ESPN has relaunched its affiliate Web site (www.affiliate.espn.com), expanding its content beyond advertising sales and marketing to include information for customer-service representatives and system-level engineers and technicians.
"We want to build a single, comprehensive site," said ESPN vice president of affiliate marketing E.J. Conlin.
The new site features training help information for CSRs, including fact sheets about each network; "Did You Know?" programming highlights; and a frequently asked questions section.
The new "Techcenter" section provides information on ESPN technical issues, such as satellite feeds, integrated receiver descrambler (IRD) switchouts and other material important to system engineers and technicians.
For instance, ESPN recently switched out 20,000 IRDs, used to receive a programmer's signal at the headend and descramble it for transmission through the plant to the home. The Web site hosted much of the information that system technicians needed to complete the change.
ESPN said some 2,000 system-level technicians have registered with the site.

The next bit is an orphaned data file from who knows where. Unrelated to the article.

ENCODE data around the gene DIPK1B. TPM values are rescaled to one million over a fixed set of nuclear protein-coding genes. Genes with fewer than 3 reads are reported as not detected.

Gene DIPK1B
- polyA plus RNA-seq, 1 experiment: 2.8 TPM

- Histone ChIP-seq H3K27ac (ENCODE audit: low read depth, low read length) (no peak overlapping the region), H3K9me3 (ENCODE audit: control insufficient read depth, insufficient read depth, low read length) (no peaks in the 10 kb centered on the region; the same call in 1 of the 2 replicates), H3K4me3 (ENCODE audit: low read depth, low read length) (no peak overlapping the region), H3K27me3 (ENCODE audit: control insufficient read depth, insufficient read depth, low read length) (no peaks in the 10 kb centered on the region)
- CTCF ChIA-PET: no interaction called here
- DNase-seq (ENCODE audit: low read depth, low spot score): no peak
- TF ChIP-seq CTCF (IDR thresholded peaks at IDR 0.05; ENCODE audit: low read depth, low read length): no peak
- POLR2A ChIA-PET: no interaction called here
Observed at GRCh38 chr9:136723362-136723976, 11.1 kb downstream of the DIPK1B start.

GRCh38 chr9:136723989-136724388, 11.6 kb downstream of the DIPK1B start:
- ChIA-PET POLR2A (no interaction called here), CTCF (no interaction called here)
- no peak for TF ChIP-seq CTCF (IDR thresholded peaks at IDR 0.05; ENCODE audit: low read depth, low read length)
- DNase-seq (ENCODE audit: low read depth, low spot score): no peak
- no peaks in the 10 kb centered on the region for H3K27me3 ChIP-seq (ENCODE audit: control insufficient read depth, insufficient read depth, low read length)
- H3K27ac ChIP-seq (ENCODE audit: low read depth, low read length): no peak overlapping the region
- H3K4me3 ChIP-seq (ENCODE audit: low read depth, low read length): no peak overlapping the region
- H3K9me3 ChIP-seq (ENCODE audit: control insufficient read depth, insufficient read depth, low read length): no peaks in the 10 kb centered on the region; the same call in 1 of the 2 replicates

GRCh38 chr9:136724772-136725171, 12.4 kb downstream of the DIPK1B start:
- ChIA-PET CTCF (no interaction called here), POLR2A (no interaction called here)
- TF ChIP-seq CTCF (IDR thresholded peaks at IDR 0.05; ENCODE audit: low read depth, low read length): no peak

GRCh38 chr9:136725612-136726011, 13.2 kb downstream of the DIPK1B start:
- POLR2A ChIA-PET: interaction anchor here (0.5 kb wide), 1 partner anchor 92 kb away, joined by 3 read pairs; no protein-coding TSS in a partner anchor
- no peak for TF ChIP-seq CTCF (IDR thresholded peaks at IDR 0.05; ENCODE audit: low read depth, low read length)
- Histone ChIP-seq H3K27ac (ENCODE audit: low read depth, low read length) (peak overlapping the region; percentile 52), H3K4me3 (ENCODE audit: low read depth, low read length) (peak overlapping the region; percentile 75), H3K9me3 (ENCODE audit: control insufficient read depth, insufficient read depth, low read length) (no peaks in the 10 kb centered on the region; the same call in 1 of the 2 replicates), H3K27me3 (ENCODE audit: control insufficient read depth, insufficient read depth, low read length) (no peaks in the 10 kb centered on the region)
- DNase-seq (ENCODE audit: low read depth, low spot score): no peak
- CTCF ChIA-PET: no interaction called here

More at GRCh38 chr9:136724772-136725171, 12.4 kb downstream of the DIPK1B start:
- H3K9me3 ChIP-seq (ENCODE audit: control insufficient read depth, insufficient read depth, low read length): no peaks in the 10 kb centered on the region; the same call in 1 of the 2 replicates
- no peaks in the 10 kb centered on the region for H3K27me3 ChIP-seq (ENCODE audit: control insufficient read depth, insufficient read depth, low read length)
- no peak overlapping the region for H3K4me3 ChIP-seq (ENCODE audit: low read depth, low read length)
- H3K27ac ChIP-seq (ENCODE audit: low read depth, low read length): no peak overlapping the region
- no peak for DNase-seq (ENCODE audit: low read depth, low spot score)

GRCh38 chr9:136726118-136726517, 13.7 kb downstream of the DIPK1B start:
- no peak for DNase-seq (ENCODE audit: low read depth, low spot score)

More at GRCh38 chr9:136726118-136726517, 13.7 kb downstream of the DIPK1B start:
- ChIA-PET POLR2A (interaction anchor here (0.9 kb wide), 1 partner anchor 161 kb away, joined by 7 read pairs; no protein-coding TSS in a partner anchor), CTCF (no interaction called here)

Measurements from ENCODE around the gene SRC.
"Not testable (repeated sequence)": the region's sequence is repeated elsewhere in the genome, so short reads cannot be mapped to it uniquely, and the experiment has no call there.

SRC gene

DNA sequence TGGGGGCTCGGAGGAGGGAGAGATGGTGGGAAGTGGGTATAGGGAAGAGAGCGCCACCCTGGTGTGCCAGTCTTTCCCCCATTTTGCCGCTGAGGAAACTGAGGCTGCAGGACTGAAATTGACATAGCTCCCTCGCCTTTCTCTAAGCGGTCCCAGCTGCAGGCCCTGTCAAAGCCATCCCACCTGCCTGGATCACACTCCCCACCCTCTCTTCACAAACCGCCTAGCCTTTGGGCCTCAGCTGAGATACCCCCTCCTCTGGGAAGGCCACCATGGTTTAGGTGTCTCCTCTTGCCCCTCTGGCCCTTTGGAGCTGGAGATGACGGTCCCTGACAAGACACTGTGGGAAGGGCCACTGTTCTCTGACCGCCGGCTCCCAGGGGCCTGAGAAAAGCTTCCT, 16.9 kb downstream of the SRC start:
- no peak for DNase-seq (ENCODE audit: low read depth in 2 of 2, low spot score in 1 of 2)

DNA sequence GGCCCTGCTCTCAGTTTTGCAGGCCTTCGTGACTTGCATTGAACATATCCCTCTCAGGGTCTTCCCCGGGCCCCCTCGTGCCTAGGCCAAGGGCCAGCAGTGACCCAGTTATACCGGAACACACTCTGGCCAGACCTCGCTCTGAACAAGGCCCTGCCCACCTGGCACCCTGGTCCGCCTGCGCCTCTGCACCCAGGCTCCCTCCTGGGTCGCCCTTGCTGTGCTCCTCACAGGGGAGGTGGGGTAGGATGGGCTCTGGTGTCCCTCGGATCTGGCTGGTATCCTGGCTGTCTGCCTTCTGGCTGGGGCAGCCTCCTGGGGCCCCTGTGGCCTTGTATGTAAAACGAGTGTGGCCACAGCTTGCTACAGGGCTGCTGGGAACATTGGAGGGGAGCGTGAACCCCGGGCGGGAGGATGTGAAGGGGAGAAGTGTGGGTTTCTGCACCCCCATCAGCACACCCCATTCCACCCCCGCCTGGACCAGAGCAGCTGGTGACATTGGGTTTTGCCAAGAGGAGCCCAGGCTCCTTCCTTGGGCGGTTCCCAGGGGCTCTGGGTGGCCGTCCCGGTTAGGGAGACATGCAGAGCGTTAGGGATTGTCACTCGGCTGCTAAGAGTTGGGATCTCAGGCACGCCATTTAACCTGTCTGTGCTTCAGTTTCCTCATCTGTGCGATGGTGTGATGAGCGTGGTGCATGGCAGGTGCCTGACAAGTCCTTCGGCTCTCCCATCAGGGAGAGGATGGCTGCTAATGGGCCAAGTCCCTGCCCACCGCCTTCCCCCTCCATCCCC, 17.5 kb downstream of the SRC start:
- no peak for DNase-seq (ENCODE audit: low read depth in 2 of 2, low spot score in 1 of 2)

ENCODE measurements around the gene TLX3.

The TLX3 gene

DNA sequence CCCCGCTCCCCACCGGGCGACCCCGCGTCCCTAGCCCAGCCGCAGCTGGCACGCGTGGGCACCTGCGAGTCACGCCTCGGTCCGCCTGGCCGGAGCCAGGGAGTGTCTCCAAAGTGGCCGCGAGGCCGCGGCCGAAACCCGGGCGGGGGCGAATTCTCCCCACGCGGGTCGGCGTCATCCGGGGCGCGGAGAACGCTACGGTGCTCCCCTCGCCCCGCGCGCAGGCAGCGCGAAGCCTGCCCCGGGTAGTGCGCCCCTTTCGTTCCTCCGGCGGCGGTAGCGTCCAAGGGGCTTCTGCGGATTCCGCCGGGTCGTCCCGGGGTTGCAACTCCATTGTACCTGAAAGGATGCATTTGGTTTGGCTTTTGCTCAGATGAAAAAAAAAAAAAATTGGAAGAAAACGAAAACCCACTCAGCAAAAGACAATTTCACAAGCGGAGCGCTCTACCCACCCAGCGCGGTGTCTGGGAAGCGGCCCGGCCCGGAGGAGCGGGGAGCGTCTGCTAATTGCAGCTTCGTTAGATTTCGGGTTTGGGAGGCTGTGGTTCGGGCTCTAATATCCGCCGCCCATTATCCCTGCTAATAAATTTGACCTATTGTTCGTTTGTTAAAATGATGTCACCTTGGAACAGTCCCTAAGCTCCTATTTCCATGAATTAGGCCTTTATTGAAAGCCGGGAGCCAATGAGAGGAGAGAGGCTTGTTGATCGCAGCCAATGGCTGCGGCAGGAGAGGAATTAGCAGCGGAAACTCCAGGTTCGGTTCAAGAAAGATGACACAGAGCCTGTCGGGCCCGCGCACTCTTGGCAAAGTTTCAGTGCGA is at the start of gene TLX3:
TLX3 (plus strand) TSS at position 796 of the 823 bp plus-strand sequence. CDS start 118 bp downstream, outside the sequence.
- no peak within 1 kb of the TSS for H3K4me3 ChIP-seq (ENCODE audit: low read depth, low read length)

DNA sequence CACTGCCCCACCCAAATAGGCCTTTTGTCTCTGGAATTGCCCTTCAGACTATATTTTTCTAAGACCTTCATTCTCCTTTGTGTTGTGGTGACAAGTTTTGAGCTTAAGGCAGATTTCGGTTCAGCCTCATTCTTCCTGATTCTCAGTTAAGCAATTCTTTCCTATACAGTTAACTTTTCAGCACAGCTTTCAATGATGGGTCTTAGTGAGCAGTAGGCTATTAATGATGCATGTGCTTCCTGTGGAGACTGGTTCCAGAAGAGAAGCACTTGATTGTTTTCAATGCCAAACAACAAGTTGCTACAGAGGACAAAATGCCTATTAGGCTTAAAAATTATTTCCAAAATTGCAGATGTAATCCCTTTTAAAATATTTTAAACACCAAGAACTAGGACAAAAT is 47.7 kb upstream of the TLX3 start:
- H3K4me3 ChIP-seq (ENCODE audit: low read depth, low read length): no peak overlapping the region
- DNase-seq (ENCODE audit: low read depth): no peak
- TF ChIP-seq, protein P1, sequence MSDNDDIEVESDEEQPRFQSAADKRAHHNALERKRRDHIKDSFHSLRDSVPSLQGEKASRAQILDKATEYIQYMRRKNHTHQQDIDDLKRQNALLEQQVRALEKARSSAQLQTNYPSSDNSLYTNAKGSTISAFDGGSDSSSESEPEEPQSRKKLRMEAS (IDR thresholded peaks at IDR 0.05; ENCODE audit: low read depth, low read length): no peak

Some of those technicians might be headed to the site's "Football Pool" section. The sports programmer has essentially set up a national office pool, where cable-system employees can predict the winners of weekend National Football League games and compete for prizes. That provides a fun outlet for many system-level personnel, Conlin said.
But there is plenty of work-related material on the site for ad-sales and marketing staffers, ranging from ratings information, ESPN marketing campaigns, downloadable logos and ad slicks to information on upcoming programming.
The site's main categories — programming, sports, marketing, ad sales, pay-per-view, research, promotions, football pool, network, ESPN Techcenter, CSR, ESPN merchandise, regions, affiliate tools and partners — incorporate extensive drill-down menus that users can access from the first page.
"We overhauled the navigational structure," Conlin said. "We want people to get to everything within one or two clicks."
Because affiliates don't have to repeat pages to return to the main menu, their time spent online is reduced, Conlin said.
ESPN has added an affiliate forum, an online message board where users can post questions and discuss issues with other affiliates or with ESPN personnel.
The new "regions" section showcases cable system marketing, ad sales or public-relations campaigns in various parts of the country.
Conlin said ESPN will update the site as much as 10 times per hour, depending on such factors as outside news events and schedule changes.
"It's very, very fluid," she said.
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